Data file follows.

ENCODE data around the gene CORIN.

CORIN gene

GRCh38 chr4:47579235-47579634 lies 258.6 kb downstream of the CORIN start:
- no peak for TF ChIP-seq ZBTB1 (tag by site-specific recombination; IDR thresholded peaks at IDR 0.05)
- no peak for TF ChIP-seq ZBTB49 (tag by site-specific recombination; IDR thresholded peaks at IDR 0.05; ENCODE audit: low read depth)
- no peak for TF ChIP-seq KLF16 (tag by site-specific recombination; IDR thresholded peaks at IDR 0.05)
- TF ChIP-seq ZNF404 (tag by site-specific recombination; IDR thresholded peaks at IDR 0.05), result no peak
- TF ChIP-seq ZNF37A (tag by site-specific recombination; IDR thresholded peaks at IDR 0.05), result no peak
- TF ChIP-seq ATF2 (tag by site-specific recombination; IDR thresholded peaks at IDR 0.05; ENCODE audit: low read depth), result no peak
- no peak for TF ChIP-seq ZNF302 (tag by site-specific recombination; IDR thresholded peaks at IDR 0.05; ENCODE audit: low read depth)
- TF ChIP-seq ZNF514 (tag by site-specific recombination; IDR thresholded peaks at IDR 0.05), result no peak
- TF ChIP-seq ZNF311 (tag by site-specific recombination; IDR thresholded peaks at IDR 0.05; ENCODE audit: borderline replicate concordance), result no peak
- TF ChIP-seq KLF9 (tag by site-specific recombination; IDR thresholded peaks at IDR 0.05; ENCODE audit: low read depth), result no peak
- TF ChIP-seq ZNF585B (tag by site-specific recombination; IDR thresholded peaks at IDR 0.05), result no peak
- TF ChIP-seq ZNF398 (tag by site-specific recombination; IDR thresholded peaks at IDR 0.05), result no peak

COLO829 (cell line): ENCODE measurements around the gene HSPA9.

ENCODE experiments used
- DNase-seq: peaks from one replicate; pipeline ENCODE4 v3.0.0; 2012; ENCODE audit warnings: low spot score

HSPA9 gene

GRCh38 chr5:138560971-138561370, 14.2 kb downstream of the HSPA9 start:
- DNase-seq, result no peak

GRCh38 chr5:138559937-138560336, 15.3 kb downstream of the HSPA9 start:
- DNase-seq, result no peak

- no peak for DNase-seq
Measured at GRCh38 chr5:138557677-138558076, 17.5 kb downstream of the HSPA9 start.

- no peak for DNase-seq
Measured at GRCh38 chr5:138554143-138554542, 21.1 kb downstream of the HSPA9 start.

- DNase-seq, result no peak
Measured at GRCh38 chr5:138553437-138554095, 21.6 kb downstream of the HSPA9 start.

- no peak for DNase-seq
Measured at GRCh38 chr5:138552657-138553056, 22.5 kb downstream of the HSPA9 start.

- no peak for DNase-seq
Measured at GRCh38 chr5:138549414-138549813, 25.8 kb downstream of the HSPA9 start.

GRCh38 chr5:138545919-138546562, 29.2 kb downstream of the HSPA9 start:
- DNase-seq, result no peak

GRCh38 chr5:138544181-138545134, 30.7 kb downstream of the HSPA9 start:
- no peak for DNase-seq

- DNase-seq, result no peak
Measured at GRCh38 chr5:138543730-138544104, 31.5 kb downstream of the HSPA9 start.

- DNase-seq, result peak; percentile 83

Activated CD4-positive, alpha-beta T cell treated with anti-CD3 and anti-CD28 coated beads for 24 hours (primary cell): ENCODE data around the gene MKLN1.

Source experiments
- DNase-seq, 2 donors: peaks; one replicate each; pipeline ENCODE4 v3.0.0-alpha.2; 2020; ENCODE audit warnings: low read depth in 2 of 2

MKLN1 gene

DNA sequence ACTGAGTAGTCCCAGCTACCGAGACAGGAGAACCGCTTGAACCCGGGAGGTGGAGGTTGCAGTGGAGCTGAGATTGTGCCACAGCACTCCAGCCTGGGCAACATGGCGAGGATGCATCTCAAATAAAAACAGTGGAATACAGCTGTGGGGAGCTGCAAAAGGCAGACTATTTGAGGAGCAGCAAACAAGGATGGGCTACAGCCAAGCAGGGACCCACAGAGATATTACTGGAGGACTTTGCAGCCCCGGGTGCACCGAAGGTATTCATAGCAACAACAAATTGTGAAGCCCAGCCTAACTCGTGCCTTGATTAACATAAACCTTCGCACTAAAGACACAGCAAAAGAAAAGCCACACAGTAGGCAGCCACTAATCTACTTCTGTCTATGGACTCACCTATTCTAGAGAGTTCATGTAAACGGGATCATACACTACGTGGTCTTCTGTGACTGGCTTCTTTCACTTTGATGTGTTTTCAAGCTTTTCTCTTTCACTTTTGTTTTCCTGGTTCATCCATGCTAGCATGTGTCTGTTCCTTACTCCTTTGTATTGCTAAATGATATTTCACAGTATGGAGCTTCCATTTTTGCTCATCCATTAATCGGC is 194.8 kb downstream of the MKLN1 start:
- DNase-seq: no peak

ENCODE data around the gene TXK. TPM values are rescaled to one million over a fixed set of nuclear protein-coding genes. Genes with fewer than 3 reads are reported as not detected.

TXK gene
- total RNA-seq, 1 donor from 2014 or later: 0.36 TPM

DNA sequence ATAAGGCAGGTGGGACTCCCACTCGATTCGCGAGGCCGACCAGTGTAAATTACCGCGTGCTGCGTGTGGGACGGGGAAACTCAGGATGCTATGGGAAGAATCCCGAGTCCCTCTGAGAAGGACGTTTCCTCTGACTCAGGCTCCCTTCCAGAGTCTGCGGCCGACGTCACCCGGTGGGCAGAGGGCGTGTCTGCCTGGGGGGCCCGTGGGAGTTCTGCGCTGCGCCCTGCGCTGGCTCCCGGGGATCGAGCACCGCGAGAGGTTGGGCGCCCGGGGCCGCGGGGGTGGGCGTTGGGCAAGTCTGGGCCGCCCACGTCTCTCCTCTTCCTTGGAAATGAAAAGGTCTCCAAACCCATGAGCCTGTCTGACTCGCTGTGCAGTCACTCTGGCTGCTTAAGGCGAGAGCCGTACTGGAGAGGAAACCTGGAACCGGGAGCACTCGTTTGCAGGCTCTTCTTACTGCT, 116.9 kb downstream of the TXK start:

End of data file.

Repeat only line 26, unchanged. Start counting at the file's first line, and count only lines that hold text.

- no peak for DNase-seq